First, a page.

Mörserhühner mach wie folgt (Meister Hannsen)
Mörserhühner make as follows: Divide a cooked chicken in pieces and take the lean and boneless meat. Take a thin dough with pepper, anise, pepper and saffron, mash it in a mortar and bake it in few fat, that is a Mörserhuhn.

These are the infamous "chicken McNuggets" of medieval cuisine. At the time, I interpreted this as chicken pieces fried in a spiced batter. On re-reading the recipe, however, I’m inclining to the belief that the recipe actually requires you to mash the dough in a mortar with the chicken, so that the result is rather a sort of fritter containing ground chicken rather than a batter-encased chicken piece. The recipe below, however, is the one I used at the feast. Please note the above disclaimer that I don’t actually think it’s a valid interpretation! On the other hand, they were very good, and went down well with the Shire.

6 skinned, deboned chicken breasts
chicken stock
3 heaped tblsp flour
2 eggs
1 tsp pepper
1 tsp aniseed
generous pinch of saffron
oil for frying.

Me and Llewellyn frying
Chicken McNuggets.
Poach the chicken breasts in the chicken stock (make sure they’re cooked through). Cut breasts into bite-sized pieces.
Add seasonings to flour; break eggs into flour and add milk to make a thinnish batter, stirring lots. Dump chicken pieces into the batter and mix to coat. Lift out with a perforated spoon and fry in shallow oil to brown evenly on all sides. Try to serve these hot, they get a bit leathery otherwise.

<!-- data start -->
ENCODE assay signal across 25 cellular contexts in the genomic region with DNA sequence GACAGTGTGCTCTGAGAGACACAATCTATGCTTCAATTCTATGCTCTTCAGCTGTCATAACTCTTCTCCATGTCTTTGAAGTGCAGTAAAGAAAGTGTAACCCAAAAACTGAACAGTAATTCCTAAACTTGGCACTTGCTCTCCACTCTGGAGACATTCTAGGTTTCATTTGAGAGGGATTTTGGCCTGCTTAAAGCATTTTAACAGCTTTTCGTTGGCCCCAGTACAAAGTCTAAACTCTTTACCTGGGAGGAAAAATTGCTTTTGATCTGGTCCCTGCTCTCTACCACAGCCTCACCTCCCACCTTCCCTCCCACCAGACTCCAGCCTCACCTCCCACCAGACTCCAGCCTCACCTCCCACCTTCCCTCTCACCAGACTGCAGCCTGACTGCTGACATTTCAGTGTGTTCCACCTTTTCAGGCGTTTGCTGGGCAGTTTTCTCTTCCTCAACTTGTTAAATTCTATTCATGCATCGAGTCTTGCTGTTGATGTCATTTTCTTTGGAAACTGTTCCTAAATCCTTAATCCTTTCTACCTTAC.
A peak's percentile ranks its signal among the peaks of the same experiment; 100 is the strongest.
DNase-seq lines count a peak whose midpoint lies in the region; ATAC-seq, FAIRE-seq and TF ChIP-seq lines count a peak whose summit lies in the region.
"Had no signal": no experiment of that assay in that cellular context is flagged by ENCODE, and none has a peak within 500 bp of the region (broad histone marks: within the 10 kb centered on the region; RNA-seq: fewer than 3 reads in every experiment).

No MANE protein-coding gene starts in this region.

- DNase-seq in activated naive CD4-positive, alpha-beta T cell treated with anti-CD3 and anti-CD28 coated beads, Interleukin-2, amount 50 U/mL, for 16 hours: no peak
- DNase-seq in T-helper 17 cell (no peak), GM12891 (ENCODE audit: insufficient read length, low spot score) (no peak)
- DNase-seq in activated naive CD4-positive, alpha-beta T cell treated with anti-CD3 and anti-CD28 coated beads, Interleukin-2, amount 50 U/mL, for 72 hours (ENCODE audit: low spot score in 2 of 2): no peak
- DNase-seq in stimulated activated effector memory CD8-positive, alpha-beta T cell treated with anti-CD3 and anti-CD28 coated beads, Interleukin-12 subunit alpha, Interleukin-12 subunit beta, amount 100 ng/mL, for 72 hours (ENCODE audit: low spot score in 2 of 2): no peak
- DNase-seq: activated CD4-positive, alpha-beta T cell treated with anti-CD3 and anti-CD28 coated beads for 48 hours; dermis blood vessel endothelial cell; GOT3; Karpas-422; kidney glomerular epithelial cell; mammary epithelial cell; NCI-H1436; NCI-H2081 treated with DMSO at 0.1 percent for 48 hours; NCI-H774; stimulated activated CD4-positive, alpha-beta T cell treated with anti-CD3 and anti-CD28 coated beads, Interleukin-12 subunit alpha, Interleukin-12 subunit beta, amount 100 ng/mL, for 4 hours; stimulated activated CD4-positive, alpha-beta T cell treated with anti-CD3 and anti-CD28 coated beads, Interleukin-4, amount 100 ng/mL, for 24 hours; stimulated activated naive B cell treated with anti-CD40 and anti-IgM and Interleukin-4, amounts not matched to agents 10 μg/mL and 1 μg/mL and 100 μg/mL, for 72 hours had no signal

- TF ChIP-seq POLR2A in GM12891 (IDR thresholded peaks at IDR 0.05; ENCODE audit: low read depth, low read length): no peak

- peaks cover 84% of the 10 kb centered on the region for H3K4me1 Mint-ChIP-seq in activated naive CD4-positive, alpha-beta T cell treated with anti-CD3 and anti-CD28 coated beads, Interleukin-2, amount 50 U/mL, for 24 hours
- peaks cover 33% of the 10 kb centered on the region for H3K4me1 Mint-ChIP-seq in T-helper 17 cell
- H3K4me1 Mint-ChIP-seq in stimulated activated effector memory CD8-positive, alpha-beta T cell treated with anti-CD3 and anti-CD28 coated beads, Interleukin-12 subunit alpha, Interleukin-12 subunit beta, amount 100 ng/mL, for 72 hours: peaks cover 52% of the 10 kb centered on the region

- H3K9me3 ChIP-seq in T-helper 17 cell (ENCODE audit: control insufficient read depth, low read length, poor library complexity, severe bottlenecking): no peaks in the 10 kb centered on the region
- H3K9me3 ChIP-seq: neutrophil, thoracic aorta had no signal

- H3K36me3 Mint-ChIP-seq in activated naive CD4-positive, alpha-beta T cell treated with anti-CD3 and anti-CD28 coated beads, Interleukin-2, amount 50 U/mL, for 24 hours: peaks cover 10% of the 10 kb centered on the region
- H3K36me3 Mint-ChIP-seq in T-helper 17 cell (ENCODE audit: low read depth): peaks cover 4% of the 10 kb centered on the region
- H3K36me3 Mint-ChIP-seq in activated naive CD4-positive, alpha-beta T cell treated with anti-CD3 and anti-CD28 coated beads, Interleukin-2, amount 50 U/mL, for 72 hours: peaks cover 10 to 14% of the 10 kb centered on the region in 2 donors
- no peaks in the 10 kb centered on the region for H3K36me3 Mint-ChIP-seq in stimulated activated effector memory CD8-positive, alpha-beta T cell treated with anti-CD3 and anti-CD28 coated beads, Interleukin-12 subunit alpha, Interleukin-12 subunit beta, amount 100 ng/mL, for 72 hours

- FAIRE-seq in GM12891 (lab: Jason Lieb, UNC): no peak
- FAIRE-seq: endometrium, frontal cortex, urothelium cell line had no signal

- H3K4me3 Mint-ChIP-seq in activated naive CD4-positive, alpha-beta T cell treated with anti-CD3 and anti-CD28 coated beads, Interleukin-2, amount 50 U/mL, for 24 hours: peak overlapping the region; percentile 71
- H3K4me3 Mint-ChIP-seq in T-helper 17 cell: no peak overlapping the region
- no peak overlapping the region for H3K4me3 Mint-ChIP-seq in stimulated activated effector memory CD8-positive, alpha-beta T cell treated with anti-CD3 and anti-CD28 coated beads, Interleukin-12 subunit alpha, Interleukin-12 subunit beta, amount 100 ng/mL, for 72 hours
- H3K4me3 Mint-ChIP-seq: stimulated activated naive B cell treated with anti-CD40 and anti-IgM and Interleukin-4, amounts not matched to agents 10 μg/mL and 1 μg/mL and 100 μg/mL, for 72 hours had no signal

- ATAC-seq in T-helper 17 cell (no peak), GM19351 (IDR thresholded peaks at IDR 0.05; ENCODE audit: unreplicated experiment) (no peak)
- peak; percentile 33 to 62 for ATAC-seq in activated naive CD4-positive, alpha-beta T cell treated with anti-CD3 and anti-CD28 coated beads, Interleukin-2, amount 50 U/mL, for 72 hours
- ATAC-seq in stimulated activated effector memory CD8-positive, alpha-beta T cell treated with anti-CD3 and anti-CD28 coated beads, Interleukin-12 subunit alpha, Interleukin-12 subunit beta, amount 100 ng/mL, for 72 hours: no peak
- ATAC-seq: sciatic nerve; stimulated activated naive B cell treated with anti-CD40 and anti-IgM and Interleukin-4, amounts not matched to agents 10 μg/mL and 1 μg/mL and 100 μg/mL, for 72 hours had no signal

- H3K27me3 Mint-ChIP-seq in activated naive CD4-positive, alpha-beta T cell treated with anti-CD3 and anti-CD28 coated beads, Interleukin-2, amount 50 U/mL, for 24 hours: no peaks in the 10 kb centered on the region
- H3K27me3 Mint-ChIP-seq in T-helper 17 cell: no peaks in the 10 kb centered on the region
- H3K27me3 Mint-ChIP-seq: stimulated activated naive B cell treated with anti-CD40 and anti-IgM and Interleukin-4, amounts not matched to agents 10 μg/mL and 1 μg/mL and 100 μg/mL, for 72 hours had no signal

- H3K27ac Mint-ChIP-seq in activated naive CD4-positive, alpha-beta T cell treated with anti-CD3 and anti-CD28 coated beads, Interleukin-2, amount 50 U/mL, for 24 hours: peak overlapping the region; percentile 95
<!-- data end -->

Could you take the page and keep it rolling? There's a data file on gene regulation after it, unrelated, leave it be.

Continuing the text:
To make the mustard for dried cod (Guter Spise 34)
Take mustard powder, stir into it good wine and pear preserves and put sugar into it, as much as you feel is good, and make it as thick as you prefer to eat it, then it is a good mustard.

Okay, I cheated with this. Take hot commercial mustard. Take pureéd stewed pears. Mix commercial mustard into stewed pears until a pleasing balance of flavours results. Actually, I really liked this – its hot/sweet taste is distinctive and very good.

Ein gut salse (Guter Spise 49)

Take wine and honey. Set that on the fire and let it boil. And add thereto pounded ginger more than pepper. Pound garlic, but not all too much, and make it strong and give it impetus with eggwhites. Let it boil until it begins to become brown. One should eat this in cold weather and is called Swallenberg sauce.

Be vewwy, vewwy careful with this recipe – it is fatally, horribly easy to curdle the eggwhite and give yourself icky brown curdy-looking yuk instead of a smooth sauce.

250 ml white wine
5 tblsp honey
3 tsp ground ginger
1 tsp pepper
2 tsp ground garlic
2 eggwhites

Boil wine and honey together and add spices and garlic. Cook gently for a fair amount of time, until the liquid begins to reduce. REMOVE FROM THE HEAT AND ALLOW TO COOL A BIT! Beat eggwhites in a bowl, and add a few spoons of the wine/honey mix. Beat together. Gradually, and off the heat, add the eggwhite mix to the pan of honey/wine mix. Stir madly with a wooden spoon. Cautiously, and with extreme respect, introduce the pan to a very gentle plate on the oven. Stir madly and continuously. Allow to thicken. Take far away from heat the instant you think it’s starting to look ready.

Hard boiled eggs (Rumpolt, Salads 23)
Take hard boiled eggs/ serve them especially beside the salad/ sprinkle them with green parsley and salt/ and pour vinegar over.